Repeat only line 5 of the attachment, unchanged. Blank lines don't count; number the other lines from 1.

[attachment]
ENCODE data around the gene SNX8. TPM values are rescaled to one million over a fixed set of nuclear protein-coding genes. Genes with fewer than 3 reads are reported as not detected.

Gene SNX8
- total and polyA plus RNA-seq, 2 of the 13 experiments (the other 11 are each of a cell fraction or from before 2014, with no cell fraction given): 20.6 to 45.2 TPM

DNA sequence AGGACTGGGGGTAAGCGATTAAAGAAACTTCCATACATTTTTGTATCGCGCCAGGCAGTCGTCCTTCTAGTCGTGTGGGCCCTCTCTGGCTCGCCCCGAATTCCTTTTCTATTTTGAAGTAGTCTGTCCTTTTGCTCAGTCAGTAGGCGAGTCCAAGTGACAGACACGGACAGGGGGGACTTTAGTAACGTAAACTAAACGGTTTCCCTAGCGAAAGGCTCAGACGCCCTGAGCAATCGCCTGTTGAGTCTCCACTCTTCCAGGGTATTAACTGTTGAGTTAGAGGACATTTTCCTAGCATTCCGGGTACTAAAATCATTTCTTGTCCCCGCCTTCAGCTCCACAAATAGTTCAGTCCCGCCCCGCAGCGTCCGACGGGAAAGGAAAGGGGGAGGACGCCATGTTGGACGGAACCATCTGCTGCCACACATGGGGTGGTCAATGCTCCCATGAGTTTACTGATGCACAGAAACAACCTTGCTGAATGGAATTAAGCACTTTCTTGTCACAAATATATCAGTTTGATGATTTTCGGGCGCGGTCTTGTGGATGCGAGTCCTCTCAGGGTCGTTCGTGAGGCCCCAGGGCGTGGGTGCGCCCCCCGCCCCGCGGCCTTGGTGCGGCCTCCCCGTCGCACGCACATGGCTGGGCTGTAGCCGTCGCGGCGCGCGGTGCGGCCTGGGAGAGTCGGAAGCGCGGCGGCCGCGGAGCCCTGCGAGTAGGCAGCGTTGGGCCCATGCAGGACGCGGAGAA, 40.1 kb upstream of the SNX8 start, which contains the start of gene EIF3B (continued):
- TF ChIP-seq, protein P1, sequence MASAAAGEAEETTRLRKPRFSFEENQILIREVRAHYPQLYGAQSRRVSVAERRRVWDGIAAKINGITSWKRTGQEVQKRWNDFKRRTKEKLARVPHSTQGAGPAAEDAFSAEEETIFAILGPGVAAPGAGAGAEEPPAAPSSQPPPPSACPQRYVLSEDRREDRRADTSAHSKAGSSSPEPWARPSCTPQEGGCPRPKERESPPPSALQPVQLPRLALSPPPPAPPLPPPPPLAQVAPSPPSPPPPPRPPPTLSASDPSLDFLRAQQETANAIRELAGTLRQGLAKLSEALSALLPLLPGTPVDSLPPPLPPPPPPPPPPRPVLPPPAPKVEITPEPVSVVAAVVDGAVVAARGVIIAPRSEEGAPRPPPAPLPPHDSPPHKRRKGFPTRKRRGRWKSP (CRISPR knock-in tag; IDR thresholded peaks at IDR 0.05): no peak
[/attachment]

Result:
- TF ChIP-seq, protein P1, sequence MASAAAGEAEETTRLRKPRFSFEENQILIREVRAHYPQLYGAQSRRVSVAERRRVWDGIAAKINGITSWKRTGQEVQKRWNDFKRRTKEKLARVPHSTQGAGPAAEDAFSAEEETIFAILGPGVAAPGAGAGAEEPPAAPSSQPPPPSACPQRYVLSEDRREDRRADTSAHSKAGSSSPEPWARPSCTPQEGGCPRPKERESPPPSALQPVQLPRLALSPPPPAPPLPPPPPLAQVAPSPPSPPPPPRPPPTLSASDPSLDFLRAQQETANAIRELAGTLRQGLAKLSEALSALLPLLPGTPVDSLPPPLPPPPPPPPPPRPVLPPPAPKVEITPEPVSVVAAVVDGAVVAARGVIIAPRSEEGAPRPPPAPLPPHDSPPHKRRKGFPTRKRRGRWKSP (CRISPR knock-in tag; IDR thresholded peaks at IDR 0.05): no peak